Saturday, April 16, 2011

A Tax on Young Men

And so it has come to pass: in the face of rising unemployment, record levels of emigration and a widening gender education gap the Government has decided to make it even more expensive to employ young men. Make no mistake about it: the minimum wage is a tax on young men, especially those with low/no skills. It is young men who are more likely to be unemployed (we have the highest gender unemployment gap in Europe - see latest Eurostat pdf), while young men are more likely to leave school and not progress to third level. They are also more likely to emigrate. In other words, it is young men who are on the margins of the labour market, and whose employability is more determined by the cost of hiring them than just about any other group of potential employees.

Unfortunately the Left has more or less abandoned young men as a group. Hence their ludicrous defence of a high and rising minimum wage. Apparently a high minimum wage is good because it boosts aggregate demand in the economy. But the odd thing is they never take their argument to its logical conclusion: why not raise the minimum wage to €50 an hour if its macro-economic benefits are so obvious? The reality is that employers don't hire unskilled, inexperienced staff on the basis of aggregate demand assumptions. They hire them on the basis of micro-economic assumptions about affordability and productivity. Increasing the minimum wage increases the risk an employer takes in incurring the cost of additional staff. And right now employers are a risk-averse lot. I was going to add 'obviously' only it doesn't seem that obvious to the powers-that-be.

The real challenge facing the Government right now is how to a) stop the haemorrhage of young people caused by emigration and b) prevent a generation of young men losing out on vital work experience at a crucial stage in their lives. For as the Fraser Institute observes:
Lost job opportunities for young people are especially unfortunate given that entry-level jobs, which generally pay the minimum wage, are a stepping stone to better paid employment. These jobs enable workers to develop skills and gain experience that ultimately lead to higher productivity and wages. In fact, research shows that after one year, more than 60 per cent of minimum wage workers earn more, with a typical wage gain of about 20 per cent. After two years, the percentage of workers earning more than the minimum wage increases to more than 80 per cent.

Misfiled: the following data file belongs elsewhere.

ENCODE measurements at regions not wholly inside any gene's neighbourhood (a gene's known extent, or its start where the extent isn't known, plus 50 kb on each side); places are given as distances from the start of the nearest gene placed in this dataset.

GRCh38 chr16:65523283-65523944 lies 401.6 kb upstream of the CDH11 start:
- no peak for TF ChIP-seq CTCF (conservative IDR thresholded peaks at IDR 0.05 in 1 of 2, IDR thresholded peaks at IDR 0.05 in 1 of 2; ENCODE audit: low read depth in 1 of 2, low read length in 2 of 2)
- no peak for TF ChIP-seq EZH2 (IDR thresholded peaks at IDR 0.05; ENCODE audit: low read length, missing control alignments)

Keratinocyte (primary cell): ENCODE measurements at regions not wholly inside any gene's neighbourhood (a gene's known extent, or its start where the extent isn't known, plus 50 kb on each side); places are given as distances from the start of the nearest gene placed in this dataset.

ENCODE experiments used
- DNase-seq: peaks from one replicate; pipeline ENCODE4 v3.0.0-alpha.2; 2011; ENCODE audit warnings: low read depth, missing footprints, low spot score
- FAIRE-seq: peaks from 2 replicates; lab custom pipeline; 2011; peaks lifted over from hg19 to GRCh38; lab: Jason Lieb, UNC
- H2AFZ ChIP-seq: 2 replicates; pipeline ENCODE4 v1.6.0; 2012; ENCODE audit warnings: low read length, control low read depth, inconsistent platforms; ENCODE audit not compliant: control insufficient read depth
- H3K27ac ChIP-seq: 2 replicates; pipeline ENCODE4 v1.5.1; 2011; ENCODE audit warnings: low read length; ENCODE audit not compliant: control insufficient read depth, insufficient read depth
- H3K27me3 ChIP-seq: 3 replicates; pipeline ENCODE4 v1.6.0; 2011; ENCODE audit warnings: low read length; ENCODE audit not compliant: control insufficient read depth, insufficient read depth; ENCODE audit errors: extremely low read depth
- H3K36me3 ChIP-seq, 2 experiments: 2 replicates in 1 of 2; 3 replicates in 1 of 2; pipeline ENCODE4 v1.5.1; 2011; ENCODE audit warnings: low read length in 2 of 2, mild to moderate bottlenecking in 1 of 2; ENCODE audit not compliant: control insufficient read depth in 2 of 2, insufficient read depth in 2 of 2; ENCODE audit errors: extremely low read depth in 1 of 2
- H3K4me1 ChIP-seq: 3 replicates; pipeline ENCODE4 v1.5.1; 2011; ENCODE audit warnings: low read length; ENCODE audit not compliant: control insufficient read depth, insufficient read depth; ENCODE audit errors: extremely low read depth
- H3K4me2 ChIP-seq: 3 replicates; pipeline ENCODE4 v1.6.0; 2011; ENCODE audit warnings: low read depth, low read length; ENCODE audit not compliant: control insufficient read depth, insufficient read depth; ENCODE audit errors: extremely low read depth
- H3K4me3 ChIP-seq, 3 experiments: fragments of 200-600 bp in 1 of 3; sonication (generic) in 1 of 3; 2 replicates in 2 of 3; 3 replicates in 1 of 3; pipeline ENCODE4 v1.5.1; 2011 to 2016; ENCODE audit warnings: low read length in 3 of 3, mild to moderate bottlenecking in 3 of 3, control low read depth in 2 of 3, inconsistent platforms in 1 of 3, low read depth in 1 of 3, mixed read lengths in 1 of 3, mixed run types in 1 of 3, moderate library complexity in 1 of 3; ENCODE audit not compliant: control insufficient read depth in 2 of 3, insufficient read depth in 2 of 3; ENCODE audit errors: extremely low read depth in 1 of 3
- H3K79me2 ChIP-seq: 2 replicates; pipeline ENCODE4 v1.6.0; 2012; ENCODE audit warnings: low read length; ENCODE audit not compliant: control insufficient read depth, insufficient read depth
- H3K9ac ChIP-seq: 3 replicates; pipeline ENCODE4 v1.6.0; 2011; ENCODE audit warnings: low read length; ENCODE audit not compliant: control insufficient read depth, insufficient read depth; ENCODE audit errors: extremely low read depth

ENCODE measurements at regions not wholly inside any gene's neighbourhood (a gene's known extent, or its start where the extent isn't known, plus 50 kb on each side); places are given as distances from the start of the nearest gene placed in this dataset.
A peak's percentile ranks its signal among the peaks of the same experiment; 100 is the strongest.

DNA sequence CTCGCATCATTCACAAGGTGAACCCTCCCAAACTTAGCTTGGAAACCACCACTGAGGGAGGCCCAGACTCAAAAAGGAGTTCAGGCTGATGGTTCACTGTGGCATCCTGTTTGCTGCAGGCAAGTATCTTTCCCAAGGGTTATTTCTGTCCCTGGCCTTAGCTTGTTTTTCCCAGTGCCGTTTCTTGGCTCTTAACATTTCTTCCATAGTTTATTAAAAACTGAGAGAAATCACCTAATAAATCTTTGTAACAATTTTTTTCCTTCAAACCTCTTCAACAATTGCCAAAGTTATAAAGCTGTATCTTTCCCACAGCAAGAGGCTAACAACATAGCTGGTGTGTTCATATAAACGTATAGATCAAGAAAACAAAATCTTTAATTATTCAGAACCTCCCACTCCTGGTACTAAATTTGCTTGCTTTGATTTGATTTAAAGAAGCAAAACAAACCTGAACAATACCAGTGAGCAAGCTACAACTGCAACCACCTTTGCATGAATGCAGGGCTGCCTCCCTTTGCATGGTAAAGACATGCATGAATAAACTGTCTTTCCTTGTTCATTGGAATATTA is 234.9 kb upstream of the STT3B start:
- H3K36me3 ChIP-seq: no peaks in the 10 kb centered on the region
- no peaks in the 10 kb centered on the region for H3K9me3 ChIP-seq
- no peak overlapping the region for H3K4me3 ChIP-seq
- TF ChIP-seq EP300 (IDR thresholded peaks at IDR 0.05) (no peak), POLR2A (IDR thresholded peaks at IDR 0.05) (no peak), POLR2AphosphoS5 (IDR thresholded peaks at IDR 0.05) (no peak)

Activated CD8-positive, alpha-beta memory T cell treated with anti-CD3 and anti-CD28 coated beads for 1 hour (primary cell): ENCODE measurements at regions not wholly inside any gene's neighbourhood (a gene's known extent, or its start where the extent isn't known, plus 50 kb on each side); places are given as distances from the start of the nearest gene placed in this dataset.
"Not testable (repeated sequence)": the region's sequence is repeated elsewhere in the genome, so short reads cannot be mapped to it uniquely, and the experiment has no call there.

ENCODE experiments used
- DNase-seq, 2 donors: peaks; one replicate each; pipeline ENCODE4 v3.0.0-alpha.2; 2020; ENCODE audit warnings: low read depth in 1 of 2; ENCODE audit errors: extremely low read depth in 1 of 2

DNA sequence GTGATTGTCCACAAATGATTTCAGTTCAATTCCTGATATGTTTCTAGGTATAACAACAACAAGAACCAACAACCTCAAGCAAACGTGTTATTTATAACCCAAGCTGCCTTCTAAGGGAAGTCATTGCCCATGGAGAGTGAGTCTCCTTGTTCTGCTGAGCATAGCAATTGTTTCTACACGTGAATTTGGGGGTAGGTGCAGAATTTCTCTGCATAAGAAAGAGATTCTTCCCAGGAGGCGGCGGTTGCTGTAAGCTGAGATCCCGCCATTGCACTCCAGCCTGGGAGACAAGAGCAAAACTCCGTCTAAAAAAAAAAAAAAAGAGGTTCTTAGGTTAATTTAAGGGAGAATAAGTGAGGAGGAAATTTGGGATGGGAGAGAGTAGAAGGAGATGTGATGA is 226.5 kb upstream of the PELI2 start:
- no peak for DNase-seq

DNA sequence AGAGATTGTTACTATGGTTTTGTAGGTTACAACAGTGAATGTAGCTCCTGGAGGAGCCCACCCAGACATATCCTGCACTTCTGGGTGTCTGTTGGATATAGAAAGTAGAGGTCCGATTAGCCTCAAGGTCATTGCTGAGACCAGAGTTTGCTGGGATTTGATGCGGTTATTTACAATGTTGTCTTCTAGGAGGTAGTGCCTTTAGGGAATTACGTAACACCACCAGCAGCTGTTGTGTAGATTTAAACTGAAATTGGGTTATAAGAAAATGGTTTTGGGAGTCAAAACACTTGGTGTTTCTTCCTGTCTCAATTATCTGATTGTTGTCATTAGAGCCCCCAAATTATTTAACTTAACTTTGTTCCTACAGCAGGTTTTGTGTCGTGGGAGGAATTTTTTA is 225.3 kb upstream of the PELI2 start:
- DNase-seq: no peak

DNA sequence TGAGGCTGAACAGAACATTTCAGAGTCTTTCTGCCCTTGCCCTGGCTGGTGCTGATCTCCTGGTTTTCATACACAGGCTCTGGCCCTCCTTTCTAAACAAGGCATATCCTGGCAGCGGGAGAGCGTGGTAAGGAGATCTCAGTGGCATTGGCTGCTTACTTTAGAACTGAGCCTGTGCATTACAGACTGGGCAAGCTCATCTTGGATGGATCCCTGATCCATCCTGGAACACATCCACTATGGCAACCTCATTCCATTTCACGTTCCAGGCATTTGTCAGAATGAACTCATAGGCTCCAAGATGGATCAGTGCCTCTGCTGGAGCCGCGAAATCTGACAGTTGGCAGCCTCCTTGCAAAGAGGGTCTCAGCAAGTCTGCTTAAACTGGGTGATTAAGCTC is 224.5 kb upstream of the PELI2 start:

But that happy outcome isn't going to happen in Ireland if our young men and women have emigrated because they have become unaffordable and therefore unemployable thanks to the minimum wage...

I suggest an alternative solution. Simply remove all regulations in relation to wage rates (and other taxes on labour such as employers' PRSI) in the economy for a period of, say, three years. If at any time in that period the unemployment rate falls below 10% then restore the regulations if that's what the electorate wants. But in the meantime stop the tax on young men.

5 comments:

  1. About six months ago, on I think the Late Late Show, Edwina Currie proposed that the minimum wage be suspended altogether in order to boost employment opportunities. Fine Gael not only ignored her but have crassly increased the minimum wage - with the inevitable malign effects you describe.

    Moreover, it is not just low-skilled workers that Fine Gael are pricing out of a job.

    Thousands of higher paid jobs are linked, whether formally or informally, to the minimum wage so expect that their payrates will likewise increase as well, and so squeeze even more people out of employment.

    Why do Fine Gael despise Irish citizens so much?

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  2. I agree that there should be no taxes on labour, Gerard. It's ludicrous at a time of high unemployment to be penalising employers for hiring people. However, I'm not so sure about the link between young-male unemployment and the present level of the minimum wage. Another way of looking at is to see the minimum wage as an equalising tool between native Irish labour and foreign workers, who would most certainly work for less money than any Irish native could afford to. If there are no controls on immigrant labour apart from the wage rate that's available, then the wage rate must be regulated at it's base level, where the competition between native and immigrant labour will be at its most intense, and where the risk of exploitation will be highest.

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  3. If there was ever a piece that called for a disclaimer...

    To say nothing of the self-referential logic in it (as in testing a claim by the same logic that generated it in the first place)

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  4. I don't know the details, but it is often forgotten that, for very young people, the minimum wage is actually lower than the €7.65 normally quoted.

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  5. I think more emphasis needs to be placed on the fact that for many young men, it's not labour costs but a lack of skills that's making them unemployable. How many men left school early during the boom time on a promise of earning heaps of cash as a tradesmen, only for the construction/housing industry to implode in on top of them? They're left with skills nobody wants, and often missing third-level or even post junior cert qualifications.

    I work as a software developer, and IT is one of the only sectors in the Irish economy that has grown year on year throughout the recession, but the government have utterly failed to promote it as a career, vis-a-vis the dept. of trade and employment and the dept. of education.

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